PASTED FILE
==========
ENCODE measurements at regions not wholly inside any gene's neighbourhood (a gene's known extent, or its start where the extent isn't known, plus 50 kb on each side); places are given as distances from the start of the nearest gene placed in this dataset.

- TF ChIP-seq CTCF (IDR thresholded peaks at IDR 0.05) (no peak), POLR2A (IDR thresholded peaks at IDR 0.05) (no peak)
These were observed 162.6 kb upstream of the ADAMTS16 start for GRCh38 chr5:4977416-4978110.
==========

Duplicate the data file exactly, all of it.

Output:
ENCODE measurements at regions not wholly inside any gene's neighbourhood (a gene's known extent, or its start where the extent isn't known, plus 50 kb on each side); places are given as distances from the start of the nearest gene placed in this dataset.

- TF ChIP-seq CTCF (IDR thresholded peaks at IDR 0.05) (no peak), POLR2A (IDR thresholded peaks at IDR 0.05) (no peak)
These were observed 162.6 kb upstream of the ADAMTS16 start for GRCh38 chr5:4977416-4978110.